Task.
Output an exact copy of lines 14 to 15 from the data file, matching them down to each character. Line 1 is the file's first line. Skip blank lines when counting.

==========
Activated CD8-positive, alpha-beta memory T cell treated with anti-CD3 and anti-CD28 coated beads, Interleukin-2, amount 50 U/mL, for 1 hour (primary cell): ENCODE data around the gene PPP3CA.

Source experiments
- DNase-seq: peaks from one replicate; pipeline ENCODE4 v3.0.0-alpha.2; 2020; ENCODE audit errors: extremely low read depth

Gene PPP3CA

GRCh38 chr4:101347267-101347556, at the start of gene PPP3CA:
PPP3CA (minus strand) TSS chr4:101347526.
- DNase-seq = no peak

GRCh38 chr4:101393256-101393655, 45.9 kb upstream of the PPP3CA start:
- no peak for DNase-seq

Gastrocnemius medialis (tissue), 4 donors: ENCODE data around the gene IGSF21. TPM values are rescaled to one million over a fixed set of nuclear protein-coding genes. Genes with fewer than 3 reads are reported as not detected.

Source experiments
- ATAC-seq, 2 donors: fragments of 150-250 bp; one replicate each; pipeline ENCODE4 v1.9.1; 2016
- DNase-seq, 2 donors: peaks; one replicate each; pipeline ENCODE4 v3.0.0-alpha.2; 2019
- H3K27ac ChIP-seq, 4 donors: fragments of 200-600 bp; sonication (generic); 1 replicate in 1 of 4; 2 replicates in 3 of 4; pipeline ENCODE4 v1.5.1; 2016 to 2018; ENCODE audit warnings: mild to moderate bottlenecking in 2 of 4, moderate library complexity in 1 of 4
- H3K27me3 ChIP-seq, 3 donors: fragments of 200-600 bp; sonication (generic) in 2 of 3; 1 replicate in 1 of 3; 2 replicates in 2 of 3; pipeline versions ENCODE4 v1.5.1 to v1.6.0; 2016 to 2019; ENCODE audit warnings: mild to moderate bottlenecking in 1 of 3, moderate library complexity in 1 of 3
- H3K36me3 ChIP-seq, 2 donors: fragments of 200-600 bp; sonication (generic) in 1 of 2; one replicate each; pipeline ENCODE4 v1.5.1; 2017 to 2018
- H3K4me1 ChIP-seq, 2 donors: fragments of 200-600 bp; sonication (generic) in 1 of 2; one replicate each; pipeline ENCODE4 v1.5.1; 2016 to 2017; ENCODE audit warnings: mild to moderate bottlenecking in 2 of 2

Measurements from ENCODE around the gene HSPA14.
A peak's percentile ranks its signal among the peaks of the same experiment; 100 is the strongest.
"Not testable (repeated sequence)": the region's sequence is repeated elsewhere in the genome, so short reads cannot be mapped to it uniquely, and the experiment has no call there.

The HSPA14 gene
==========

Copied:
- H3K27ac ChIP-seq, 4 donors: fragments of 200-600 bp; sonication (generic); 1 replicate in 1 of 4; 2 replicates in 3 of 4; pipeline ENCODE4 v1.5.1; 2016 to 2018; ENCODE audit warnings: mild to moderate bottlenecking in 2 of 4, moderate library complexity in 1 of 4
- H3K27me3 ChIP-seq, 3 donors: fragments of 200-600 bp; sonication (generic) in 2 of 3; 1 replicate in 1 of 3; 2 replicates in 2 of 3; pipeline versions ENCODE4 v1.5.1 to v1.6.0; 2016 to 2019; ENCODE audit warnings: mild to moderate bottlenecking in 1 of 3, moderate library complexity in 1 of 3